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Math Help - From Polar to Cartersian Complex Numbers

  1. #1
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    From Polar to Cartersian Complex Numbers

    Can anyone help me on the following question

    1) By first converting to polar form evaluate: \frac{(-1-j)^6}{(1+j)^4}


    P.S
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  2. #2
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    Quote Originally Posted by Paymemoney View Post
    Can anyone help me on the following question

    1) By first converting to polar form evaluate: \frac{(-1-j)^6}{(1+j)^4}


    P.S
    Take the numerator and denominator as a pair of complex numbers.

    The modulus of both the numerator and denominator is \sqrt{2} by Pythagoras' theorem.

    The angle of the complex number -1-j in the numerator is \frac{5{\pi}}{4}

    The angle of the complex number 1+j in the denominator is \frac{{\pi}}{4}

    Use De Moivre's theorem to calculate the powers, thereby writing both numerator and denominator in polar form.

    To divide 2 complex numbers in polar form, you calculate the ratio of their moduli and subtract their angles.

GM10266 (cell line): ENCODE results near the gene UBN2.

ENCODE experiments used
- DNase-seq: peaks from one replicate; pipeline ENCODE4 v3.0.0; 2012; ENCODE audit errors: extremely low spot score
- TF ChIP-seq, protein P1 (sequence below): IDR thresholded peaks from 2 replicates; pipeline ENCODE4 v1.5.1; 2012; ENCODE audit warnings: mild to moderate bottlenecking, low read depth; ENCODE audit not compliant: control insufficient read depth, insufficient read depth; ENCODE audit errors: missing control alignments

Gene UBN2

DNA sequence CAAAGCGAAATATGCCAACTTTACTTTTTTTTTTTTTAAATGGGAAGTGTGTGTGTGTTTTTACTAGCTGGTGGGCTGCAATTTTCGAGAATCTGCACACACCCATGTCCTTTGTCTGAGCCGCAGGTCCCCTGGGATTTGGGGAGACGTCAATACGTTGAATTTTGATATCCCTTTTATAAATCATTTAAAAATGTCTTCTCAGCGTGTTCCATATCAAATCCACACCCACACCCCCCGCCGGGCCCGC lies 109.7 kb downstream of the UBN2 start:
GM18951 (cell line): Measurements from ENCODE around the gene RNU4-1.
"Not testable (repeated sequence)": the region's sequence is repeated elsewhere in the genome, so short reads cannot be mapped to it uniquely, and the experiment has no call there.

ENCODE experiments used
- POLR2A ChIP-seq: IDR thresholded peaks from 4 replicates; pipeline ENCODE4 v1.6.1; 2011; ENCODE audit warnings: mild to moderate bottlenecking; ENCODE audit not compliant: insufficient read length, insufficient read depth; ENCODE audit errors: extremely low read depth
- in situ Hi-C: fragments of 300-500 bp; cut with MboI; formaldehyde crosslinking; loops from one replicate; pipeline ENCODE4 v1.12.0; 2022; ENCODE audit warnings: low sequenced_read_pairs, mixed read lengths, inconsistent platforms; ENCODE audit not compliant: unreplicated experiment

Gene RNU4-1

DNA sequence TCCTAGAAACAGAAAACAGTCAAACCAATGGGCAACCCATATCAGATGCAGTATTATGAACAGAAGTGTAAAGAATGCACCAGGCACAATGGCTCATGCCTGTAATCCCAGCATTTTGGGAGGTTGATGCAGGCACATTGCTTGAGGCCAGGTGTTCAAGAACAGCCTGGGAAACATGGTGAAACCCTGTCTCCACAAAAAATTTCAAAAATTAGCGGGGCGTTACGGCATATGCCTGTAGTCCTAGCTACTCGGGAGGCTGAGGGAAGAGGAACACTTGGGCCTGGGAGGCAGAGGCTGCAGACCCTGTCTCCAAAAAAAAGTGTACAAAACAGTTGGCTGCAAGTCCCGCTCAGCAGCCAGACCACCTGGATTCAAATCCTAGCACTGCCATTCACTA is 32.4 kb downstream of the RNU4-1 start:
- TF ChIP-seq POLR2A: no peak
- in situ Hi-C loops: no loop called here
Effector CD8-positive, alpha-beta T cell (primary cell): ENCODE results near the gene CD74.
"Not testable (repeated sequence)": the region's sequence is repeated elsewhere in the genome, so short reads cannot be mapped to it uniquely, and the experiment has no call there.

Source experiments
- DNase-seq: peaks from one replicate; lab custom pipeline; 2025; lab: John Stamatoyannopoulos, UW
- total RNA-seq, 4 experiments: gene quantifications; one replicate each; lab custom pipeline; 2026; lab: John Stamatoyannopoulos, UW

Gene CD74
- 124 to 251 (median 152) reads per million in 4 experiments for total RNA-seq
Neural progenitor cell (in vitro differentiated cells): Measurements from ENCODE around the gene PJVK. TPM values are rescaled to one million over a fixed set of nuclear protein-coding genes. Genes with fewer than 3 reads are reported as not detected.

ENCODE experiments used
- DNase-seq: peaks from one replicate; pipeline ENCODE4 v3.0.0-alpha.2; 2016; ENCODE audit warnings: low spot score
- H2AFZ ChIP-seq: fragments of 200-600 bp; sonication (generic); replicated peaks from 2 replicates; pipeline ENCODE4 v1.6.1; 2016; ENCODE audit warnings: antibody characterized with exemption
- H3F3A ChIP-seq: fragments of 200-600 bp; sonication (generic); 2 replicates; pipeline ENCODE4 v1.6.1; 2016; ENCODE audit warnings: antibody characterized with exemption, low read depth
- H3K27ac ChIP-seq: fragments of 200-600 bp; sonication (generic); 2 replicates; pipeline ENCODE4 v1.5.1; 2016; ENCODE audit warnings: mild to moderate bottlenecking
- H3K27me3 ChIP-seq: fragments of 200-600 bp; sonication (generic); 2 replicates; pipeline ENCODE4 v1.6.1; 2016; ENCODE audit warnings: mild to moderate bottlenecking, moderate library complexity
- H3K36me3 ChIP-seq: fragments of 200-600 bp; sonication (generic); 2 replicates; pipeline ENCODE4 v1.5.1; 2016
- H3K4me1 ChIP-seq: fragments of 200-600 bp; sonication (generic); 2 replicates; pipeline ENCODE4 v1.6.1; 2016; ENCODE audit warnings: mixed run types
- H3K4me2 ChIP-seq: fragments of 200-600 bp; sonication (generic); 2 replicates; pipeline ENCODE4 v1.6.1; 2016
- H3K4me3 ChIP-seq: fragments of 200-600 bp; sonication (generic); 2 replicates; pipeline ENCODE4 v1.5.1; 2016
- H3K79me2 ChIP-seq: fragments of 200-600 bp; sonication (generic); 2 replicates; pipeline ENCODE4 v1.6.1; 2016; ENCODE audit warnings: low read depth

Then with the result evaluated in polar form, you may convert that to Cartesian Form if necessary.
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  3. #3
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    this is what have done, but not the same as the answer

    cis(\frac{30\pi}{4}-{\pi})

    cis(\frac{26\pi}{4})

    cos(\frac{26\pi}{4})+jsin(\frac{26\pi}{4})

    book's answer is 2j
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  4. #4
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    Hello, Paymemoney!

    \text{1) By first converting to polar form, evaluate: }\;\dfrac{(\text{-}1-j)^6}{(1+j)^4}

    Numerator

    \text{-}1 - j \:=\:\sqrt{2}\left(\cos\frac{5\pi}{4} + i\sin\frac{5\pi}{4}\right)

    (\text{-}1-j)^6 \;=\;(\sqrt{2})^6 \left(\cos\frac{5\pi}{4} + i\sin\frac{5\pi}{4}\right)^6

    . . . . . . . =\;8\left(\cos\frac{15\pi}{2} + i\sin\frac{15\pi}{2}\right)

    . . . . . . . =\;8( 0 -i) \;=\;-8i



    Denominator

    1 + j \:=\:\sqrt{2}\left(\cos\frac{\pi}{4} + i\sin\frac{\pi}{4}\right)

    (1+j)^4 \;=\;(\sqrt{2})^4\left(\cos\frac{\pi}{4} +i\sin\frac{\pi}{4}\right)^4

    . . . . . . . =\;4(\cos \pi + i \sin\pi)

    . . . . . . . =\;4(-1 + 0) \;=\;-4


    \text{Therefore: }\;\dfrac{(\text{-}1 - j)^6}{(1+j)^4} \;=\;\dfrac{-8j}{-4} \;=\;2j


    ~ ~ ~ ~ ~ ~ ~ ~ ~ ~ ~ ~ ~ ~ ~ ~ ~ ~ ~ ~ ~ ~ ~ ~ ~ ~ ~ ~ ~ ~


    It would have been easier without the conversion . . .


    The numerator has: . \text{-}1 - j \:=\:-1(1+j)

    . . Hence: . \bigg[\text{-}1(1+j)\bigg]^6 \;=\;(\text{-}1)^6 (1+j)^6 \;=\;(1+j)^6


    The fraction becomes: . \dfrac{(1+j)^6}{(1+j)^4} \;=\;(1+j)^2 \;=\;1 + 2j + i^2 \;=\; 2i

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  5. #5
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    oh i know where i went wrong, silly arithmetic error.
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